A Canadian writer teaches English and finds out what it's like to be a foreigner.

Saturday, August 18, 2007

Carefully Remiss

There has been a bit of a posting drought around here lately, so I'll rehydrate using the collective tears of the nation's youth.

Yesterday I came across a certain Korean English proficiency test, which will remain nameless. I hate standardized tests mostly due to the fact that there is no standardized education, especially when you sent your kid off to "talk" to some random foreigner for a few hours a day and expect them to return as foreign investment bankers quoting Chaucer. Here is an example of one of the questions on this test designed for 5th and 6th graders. Granted, the test is more or less intended as a challenge for kids who have been sent to study abroad and attend a number of English Villages and Academies since they were old enough to say "ne" and their parents saw that as the first step towards saying "neo-anarcho-syndicalism."

Question:

"Red was in so many ways a heartbreaking figure. He was physically unsuited to riding. His intellect made him an oddball at the track, and he was incredibly accident-prone. While his peculiarities suited him to Seabiscuit, a kindred soup, he was by no means a great rider. After Seabiscuit, he was consistent only in failure. Racing punished and humiliated him. But for all his failures, Red lived exactly as he chose. Most of us don't, and live narrower lives because of it. He just loved to ride, and so he did."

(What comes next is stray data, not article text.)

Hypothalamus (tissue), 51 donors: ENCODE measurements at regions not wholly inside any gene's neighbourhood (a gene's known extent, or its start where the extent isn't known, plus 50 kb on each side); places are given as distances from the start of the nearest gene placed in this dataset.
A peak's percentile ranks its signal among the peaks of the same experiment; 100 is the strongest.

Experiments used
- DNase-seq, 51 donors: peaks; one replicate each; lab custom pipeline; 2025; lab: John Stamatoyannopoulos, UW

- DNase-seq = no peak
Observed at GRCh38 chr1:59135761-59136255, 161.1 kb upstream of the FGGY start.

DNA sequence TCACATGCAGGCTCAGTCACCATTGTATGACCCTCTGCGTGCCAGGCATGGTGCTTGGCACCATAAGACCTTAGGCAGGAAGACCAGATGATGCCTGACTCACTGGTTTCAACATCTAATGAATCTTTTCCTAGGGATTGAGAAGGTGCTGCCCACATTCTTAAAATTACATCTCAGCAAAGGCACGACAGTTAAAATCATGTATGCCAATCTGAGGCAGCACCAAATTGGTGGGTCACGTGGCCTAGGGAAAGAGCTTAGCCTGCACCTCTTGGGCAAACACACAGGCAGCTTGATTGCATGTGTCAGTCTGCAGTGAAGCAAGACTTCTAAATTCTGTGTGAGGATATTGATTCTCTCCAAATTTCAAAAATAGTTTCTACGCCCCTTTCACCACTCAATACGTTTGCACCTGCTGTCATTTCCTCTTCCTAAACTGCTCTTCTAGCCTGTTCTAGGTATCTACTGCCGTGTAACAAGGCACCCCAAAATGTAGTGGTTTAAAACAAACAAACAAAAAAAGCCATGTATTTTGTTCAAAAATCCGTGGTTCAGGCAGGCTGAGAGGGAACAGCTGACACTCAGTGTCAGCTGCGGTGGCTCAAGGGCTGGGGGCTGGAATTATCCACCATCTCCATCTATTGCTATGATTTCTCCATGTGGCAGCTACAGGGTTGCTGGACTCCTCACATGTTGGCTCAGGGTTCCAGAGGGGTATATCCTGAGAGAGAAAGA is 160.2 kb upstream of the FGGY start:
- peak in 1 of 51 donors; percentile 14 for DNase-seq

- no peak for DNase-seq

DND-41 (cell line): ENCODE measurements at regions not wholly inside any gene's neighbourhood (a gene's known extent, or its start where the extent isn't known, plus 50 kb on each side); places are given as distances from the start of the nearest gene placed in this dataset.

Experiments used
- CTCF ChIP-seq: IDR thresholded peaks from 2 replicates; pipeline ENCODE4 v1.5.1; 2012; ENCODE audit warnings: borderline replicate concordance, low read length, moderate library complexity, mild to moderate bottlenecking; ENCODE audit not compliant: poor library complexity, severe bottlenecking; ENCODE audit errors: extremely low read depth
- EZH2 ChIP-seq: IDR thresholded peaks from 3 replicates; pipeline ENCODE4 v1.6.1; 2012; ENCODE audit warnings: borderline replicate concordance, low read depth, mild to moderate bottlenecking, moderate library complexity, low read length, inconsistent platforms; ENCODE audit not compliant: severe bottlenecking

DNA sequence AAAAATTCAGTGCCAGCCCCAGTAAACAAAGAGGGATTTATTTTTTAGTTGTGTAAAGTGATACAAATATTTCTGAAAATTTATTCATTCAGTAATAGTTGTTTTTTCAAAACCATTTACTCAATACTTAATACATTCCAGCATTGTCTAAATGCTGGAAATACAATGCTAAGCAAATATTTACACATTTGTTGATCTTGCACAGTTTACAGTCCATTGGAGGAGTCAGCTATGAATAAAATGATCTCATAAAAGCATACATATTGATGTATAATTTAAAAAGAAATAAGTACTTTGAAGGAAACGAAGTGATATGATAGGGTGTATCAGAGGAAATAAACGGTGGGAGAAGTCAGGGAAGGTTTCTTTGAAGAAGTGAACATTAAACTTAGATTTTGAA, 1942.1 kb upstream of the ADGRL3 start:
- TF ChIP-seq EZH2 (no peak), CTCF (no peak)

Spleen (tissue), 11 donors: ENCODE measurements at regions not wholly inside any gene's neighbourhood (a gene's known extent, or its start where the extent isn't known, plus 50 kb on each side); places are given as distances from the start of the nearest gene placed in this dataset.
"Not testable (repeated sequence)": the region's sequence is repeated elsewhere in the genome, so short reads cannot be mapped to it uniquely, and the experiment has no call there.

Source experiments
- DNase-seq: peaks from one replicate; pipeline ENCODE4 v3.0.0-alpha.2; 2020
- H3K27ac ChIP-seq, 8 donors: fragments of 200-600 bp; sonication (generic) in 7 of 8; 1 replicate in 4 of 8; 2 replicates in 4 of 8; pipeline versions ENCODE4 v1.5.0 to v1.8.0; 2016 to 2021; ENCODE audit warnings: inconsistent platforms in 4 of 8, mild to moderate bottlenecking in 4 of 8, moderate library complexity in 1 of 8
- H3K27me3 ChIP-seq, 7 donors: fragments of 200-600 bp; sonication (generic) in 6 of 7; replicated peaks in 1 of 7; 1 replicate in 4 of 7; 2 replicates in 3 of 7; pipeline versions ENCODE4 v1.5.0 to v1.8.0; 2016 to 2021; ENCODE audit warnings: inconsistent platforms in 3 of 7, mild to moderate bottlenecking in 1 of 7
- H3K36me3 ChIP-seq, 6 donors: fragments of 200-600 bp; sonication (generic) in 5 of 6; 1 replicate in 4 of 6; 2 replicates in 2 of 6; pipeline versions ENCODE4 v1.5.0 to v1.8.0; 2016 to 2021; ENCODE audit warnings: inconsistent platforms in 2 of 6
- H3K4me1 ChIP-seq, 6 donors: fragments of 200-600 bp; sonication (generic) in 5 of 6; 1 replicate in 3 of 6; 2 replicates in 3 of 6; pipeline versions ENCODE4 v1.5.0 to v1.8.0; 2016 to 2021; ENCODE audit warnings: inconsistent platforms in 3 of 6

Which of the following best describes the author's tone?

1) respectfully celebratory
2) pitifully grudging
3) carefully remiss
4) gently aloof
5) reluctantly sympathetic


A better question would undoubtedly be, Which of the following best describes even the most studied and intellectual 5th grader asked to answer this question?

1) quintessentially aghast
2) unfathomably depressed
3) congenially challenged
4) vengefully scorned
5) "I hate English."

I hope prize money is involved.

1 comment:

Shane Patenaude said...

That question comes from hell, and it has to be a sin to think that a 5th grader learning English could somehow tackle it.

I'm stunned.